From Web1 to Web2

During the 90s, a new means of communication began to spread all over the planet: the internet. With the democratization of computers, it was now possible to access a multitude of information from your home.

Called “Web1”, however, it was not possible to interact with the available sites, you could simply access it and read information. A growing number of actors took up this new means of communication and made it evolve.

This evolution is above all for the users, being able to write on the web thanks to blogs, comments, online media.. so online interactivity was born! Then came internet access on mobile devices, social networks, streaming and downloading. This universe is commonly called “Web2”.

Currently, we use Web2 in our everyday lives with the vast majority of sites hosted on Amazon servers and most of the services we use go through the Cloud, or servers located outside the walls of companies.

In summary, web2 is currently centralized and shared between a few huge companies. Our personal data belongs to them and is used for mercantile purposes at best, surveillance and influence at worst.

Web3: Taking back internet ownership 

The historical idea behind Web3 is that of a semantic web. An internet capable of being read by all machines. But in the end, this idea did not have the desired adoption.

The term Web3 was taken up years later to promote a “decentralized web”. This has brought a lot of criticism, because the internet is already decentralized. It was therefore mainly a question of decentralizing not the internet, but rather the ownership of our digital identity. With Ethereum and its smart contracts, the use of blockchain seemed to be part of the solution to this problem. The goal is not to replace Web2, but to provide it with an additional layer.

The name “Web3” is therefore a little misleading because in the end, it is an update rather than an upgrade, but the need for this technology is very real. 

The main “utility” projects of Web3

To address these issues, several projects have been created to cover these usecases: 

  • Decentralized domain name
  • Where to buy and sell NFTs?
  • Proving a presence to an online event
  • How to access to exclusives clubs?
  • Selling NFT ticket for concert?

Decentralized Domain Names

Ethereum Name Service (ENS) is a tool that allows you to have a decentralized domain name. Each domain name is an NFT that can redirect to other Ethereum, Bitcoin, Litecoin or Dogecoin addresses. Each registration is limited in time and must be renewed.

Ethereum Name Service makes it possible to simplify the sending of crypto-currencies from one wallet to another. Rather than typing or copying/pasting a very long string of characters as the recipient’s address, just type “example.eth”. It is also possible to register subdomains and associate websites with them.

In 2021, an airdrop of the $ENS token took place for all users who registered an ENS before November. This token will serve as a governance token to decide on the future policies of the project.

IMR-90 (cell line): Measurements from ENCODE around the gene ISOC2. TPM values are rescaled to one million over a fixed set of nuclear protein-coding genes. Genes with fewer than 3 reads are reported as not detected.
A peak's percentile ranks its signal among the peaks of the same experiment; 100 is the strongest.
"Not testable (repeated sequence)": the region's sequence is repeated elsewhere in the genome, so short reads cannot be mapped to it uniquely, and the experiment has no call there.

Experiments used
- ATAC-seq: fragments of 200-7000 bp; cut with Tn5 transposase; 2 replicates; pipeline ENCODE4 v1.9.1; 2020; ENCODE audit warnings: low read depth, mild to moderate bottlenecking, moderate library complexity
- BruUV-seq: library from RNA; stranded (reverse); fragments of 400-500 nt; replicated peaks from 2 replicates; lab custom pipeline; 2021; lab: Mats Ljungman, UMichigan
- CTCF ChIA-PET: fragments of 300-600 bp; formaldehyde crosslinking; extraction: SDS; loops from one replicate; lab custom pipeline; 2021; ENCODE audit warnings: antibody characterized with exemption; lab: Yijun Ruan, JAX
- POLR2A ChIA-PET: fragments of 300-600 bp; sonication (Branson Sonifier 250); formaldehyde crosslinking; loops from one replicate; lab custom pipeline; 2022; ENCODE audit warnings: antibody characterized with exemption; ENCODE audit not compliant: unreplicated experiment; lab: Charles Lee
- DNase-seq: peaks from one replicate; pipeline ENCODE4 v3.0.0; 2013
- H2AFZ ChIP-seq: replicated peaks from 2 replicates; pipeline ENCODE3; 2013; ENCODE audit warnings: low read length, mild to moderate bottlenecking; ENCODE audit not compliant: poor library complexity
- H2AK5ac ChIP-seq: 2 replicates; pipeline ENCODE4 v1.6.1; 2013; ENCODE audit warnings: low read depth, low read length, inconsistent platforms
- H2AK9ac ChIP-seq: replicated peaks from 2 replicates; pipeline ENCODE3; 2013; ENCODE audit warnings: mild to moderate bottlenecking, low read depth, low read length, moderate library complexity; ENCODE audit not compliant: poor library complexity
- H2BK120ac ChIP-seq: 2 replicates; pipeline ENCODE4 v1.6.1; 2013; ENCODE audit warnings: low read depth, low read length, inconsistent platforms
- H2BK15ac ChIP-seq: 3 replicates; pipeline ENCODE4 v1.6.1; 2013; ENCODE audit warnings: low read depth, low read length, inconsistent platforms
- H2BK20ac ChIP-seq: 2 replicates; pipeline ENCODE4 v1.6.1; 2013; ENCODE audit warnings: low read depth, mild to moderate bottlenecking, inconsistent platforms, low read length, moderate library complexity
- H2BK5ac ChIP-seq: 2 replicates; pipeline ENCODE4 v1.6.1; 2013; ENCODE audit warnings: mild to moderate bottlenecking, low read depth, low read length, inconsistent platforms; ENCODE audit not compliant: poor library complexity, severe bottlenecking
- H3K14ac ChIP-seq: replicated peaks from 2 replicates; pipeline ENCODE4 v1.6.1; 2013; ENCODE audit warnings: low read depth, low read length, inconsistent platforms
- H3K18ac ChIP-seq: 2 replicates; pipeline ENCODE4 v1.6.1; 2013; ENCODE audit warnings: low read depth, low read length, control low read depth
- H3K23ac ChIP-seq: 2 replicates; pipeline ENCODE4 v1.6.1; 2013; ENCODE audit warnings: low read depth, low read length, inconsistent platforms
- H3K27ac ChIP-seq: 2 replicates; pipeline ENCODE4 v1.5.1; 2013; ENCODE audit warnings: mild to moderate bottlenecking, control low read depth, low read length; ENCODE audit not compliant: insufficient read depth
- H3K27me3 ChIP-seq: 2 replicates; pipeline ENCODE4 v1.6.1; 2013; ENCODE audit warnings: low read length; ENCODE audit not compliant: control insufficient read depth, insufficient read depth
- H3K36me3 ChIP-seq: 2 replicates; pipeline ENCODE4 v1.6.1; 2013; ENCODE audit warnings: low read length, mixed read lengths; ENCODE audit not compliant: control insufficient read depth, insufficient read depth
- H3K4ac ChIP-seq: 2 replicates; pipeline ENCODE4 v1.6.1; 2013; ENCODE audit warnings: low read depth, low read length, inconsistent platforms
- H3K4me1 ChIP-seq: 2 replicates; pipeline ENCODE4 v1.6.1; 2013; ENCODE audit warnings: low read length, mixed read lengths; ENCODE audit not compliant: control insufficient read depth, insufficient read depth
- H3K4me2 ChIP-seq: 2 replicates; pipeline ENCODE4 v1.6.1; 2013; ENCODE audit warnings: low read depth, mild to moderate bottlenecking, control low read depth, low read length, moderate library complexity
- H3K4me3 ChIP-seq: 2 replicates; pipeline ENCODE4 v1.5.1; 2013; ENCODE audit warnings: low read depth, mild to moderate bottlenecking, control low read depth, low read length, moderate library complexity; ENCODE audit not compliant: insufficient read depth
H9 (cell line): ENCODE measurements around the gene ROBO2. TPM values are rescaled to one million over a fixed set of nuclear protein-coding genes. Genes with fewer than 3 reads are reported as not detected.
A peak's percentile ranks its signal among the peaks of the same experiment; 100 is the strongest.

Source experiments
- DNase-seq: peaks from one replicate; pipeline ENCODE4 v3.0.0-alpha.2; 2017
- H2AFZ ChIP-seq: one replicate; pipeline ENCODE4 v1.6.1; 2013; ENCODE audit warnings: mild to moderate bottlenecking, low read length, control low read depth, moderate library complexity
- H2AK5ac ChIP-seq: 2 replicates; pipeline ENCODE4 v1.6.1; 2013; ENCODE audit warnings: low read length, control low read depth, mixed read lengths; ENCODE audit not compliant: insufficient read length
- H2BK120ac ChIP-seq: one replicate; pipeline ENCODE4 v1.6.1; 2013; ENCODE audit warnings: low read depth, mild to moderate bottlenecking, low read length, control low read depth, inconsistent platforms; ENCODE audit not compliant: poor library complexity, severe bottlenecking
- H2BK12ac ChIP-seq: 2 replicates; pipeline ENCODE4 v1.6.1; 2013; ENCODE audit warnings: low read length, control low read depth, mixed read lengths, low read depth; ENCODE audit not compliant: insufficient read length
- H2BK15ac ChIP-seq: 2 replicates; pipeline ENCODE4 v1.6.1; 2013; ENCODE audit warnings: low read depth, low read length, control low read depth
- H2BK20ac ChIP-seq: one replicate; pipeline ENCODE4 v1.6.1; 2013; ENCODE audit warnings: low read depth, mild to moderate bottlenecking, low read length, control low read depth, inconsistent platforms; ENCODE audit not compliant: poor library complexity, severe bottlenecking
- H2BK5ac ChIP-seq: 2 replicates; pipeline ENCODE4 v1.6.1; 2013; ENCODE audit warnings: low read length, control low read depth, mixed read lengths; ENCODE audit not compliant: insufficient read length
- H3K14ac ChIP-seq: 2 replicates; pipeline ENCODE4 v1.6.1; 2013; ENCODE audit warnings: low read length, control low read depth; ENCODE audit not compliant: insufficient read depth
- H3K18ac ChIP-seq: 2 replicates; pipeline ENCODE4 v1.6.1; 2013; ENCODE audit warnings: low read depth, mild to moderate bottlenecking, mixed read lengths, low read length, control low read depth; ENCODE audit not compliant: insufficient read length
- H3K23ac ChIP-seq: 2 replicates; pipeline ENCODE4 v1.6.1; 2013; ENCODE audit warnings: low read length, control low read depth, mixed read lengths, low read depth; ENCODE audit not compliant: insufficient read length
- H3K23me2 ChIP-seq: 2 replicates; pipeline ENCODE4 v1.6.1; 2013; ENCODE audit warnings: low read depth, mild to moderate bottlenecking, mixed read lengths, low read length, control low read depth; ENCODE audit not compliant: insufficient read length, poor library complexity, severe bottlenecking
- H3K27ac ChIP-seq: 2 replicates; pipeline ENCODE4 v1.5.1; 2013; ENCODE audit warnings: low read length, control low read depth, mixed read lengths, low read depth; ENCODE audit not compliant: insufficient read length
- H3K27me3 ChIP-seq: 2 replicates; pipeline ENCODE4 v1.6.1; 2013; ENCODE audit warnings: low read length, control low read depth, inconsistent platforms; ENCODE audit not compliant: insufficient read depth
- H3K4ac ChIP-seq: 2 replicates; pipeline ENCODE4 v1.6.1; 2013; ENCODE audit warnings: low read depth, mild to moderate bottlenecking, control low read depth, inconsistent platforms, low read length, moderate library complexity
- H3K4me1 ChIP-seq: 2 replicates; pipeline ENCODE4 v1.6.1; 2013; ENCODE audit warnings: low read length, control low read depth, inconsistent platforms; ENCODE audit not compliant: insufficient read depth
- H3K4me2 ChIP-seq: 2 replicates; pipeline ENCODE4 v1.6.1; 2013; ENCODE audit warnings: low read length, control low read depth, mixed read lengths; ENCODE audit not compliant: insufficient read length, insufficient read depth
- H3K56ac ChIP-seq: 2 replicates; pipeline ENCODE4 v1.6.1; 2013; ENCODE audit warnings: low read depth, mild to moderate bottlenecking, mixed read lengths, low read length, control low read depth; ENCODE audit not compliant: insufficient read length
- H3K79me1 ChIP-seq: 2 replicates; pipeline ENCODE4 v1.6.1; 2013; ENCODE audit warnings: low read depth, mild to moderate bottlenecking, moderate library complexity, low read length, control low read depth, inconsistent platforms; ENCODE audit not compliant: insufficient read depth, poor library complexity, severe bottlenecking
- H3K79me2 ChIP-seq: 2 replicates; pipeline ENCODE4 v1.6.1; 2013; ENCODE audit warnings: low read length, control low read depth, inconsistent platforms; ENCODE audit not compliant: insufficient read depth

Opensea, Rarible, Zora… Exchange your NFTs through marketplaces

Open marketplaces are used to gather together nfts from other projects in one place. As soon as an NFT smart contract is deployed on the blockchain, it is possible to go through these platforms to find the smart-contract more easily.

The graphical interface facilitates the purchase of NFTs from other projects. Even if they are not NFTs strictly speaking, these platforms remain very useful for the ecosystem.

Event Attendance Token

What if you wanted to say “I was there” on the blockchain after attending an event? This is exactly what the Proof of Attendance Protocol (POAP) offers. This token can be claimed during an online event or not (concert, treasure hunt, presale..) Its usefulness simply serves to prove your presence in a place, at a given time.

NFT key / pass

Keys are NFTs that allow you to obtain exclusive access to certain events in the metaverses. For example, the Metakey allowed access to the VIP area during the first Metaverse Festival in Decentraland.

These keys have different uses depending on the project that delivers it. Generally, they are used to access exclusive drops, have airdrops, buy certain items or be transformed into avatars.

NFT ticketing of concerts or other cultural events

The use of NFTs as a ticket for concerts is not yet well known but still has enormous potential. GET Protocol has already made good progress on the subject, their service having been used by several concerts around the world and also online.

Using an NFT for each ticket makes it possible to have tamper-proof traceability and therefore, radically reduce fraud and counterfeiting. In addition, it is possible to associate several bonuses with each ticket such as access to a VIP area or the possibility of buying exclusive goodies at the end of your concert.

Conclusion : Utility NFTs will be indispensable in the future

Technological developments are increasingly rapid and more and more present in our daily lives. Today the term NFT is still used because this technology is new.

But in the same way that it was common to say at one time “I downloaded an album in MP3”, tomorrow we will use “utility” NFTs without realizing it.

Having a tamper-proof traceability of a single asset should not, however, rhyme with a generalized surveillance of our actions and actions. The Web3 overlay is a great step forward, but the fight for our individual online freedoms related to Web2 must not be forgotten!



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